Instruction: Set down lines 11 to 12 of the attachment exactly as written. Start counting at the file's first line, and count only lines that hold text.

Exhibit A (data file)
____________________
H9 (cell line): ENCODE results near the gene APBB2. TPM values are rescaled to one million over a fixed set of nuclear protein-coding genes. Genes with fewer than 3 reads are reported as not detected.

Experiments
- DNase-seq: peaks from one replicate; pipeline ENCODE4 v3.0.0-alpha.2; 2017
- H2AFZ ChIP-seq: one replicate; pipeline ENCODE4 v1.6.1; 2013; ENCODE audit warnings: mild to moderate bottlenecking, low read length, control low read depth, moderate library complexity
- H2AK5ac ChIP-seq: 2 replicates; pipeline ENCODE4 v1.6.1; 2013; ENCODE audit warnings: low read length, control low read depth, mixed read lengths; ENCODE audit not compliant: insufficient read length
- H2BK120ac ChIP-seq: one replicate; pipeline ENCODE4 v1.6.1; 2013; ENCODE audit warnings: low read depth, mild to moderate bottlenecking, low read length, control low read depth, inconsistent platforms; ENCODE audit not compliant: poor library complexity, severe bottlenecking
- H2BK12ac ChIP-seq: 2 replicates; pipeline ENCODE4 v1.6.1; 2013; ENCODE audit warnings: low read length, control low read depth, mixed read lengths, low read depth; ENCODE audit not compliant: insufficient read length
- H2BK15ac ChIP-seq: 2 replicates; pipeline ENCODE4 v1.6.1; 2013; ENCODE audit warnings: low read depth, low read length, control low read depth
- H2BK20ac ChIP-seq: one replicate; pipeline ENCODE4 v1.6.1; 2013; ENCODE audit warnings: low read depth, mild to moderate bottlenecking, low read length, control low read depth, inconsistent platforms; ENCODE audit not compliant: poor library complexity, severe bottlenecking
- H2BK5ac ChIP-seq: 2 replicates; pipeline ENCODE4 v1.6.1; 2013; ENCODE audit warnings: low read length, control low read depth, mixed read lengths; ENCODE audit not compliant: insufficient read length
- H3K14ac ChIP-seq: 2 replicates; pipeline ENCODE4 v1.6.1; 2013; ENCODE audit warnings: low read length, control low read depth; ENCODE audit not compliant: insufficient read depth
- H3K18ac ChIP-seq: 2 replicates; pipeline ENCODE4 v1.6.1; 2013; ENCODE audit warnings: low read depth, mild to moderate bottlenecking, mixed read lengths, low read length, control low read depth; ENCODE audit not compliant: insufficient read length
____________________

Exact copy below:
- H3K14ac ChIP-seq: 2 replicates; pipeline ENCODE4 v1.6.1; 2013; ENCODE audit warnings: low read length, control low read depth; ENCODE audit not compliant: insufficient read depth
- H3K18ac ChIP-seq: 2 replicates; pipeline ENCODE4 v1.6.1; 2013; ENCODE audit warnings: low read depth, mild to moderate bottlenecking, mixed read lengths, low read length, control low read depth; ENCODE audit not compliant: insufficient read length